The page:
NPO, meaning “nothing by mouth”, is intended to keep the stomach totally empty.  This forestalls unplanned nausea. I guess the planners of this great form of medical torture weren’t thinking long-term.

I had one of them stuffed up/down my nose for six weeks.

Twice.

Ever tried going without ANYTHING to eat or drink for six weeks?  Hunger just sort of quiets down and leaves.  IV food does sort of work, but it’s not terribly satisfying.  It’s one of the reasons I now eat as I do.  It’s not intentional.  Though I need to eat often, I’m generally snarfing something or other even when I don’t need it.  It’s my body’s and nervous system’s way of making a statement.

“I’ve been on the other side of starved.  Didn’t like it much and don’t plan on ever being there again.”

The, ah, tubing is long enough to make several cool loops before it attaches to the suction pump.  I have an active and lively imagination.  Lying there for that long is boring.

Ever had to endure hospital TV?  Don’t get me started.  I couldn’t eat, so the most interesting shows to watch were (all together, now—) COOKING SHOWS.  Oh, yeah, babe.  If I couldn’t EAT it, at least I could watch it being prepared.  My favorite?  I forget the show title, but it was hosted by boss Michael Lomonaco, the executive chef and director of WINDOWS ON THE WORLD, the gourmet restaurant at the top of the north tower of the World Trade Center.

We all know what happened to that.  I personally think the appropriate form of enhanced interrogation for hateful goobers wanting to destroy us is having UNlubricated NG tubes stuffed up their noses and giving them bacon- and ham-dripping juice to drink.  You’ll get the rest of that in a minute.

Tubing.  Looping several times around like a big rollercoaster.  Rule from stern RNs:  “Do not drink anything!  NO-NO.  BAD PATIENT.  No drinking anything!”  Like a good neighbor, Sta—  No.  Like a good patient, I obeyed.  Focus, Dan.  I told you it was boring.  Even remembering it incites ADD attacks.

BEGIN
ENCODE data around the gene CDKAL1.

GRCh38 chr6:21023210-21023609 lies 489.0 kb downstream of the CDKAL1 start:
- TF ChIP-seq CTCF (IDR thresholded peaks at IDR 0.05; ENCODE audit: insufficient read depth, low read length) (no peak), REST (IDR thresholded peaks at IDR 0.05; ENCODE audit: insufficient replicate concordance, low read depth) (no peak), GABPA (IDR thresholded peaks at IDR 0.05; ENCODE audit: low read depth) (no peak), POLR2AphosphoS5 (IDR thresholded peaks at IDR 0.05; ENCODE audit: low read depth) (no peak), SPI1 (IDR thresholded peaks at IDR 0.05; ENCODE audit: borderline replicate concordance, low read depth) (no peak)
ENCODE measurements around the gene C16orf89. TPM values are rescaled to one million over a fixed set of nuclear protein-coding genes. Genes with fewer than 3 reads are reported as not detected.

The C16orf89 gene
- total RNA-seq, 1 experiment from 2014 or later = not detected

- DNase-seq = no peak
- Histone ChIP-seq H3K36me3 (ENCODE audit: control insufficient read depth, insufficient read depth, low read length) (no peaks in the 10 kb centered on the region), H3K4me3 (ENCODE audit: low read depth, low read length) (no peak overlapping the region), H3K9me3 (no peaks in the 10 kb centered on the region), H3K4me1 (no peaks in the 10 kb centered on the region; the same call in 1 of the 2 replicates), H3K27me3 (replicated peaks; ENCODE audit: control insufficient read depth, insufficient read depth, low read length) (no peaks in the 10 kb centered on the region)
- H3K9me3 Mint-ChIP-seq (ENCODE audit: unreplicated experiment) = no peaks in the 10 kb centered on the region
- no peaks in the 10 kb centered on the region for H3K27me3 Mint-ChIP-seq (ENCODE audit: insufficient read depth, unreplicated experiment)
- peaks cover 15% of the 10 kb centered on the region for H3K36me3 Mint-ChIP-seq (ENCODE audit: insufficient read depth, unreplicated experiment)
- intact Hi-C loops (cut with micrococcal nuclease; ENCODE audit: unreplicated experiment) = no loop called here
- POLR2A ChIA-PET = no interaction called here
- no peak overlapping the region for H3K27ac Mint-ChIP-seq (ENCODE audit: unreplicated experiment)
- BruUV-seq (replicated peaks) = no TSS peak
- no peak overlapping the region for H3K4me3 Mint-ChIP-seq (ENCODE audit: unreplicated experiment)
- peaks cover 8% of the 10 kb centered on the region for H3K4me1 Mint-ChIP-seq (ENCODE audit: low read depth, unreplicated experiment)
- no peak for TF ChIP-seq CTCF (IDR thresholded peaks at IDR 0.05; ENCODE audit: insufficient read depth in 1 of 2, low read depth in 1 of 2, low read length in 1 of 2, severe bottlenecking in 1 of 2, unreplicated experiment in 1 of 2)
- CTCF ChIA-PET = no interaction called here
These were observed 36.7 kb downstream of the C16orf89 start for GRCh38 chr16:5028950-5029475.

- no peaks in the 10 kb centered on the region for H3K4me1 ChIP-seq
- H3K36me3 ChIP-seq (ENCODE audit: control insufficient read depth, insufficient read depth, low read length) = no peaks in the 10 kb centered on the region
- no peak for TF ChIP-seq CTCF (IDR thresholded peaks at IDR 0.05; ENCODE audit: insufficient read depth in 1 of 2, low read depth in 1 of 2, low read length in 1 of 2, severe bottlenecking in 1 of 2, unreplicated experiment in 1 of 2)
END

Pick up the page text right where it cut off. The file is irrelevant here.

Well, I obeyed for the first couple weeks.  I layed there and watched this or that errant fluid from my out-of-practice stomach zip its way around the three loops of my tubing.  Of course it was mine.  Believe me, we were paying for every silly millimeter.  After that, bored to tears, I was ready to invent ways to amuse myself.

I had an unsuspecting confederate in an unnamed CNA.  Someone erred in preparing lunches.  They brought me one, and we all know hospital kitchens and dietitians make no mistakes.  Their answer to my attempts to tell them I wasn’t supposed to have lunch?  “It’s extra.  We’ll just leave it; maybe one of your family members will enjoy it.”  Enjoy?  Hospital food?  You kidding me?  I never said any of that.  

Hospital lunch tray.  They left me one.  With Jello.  Red Jello.  Red Jello melts.

When she returned to pick up the tray of uneaten food.  (Well, DUH.  What?  You think I have all these catheters and IV tubes and this foul monstrosity stuffed down my nose for my health?  Well–I mean . . . )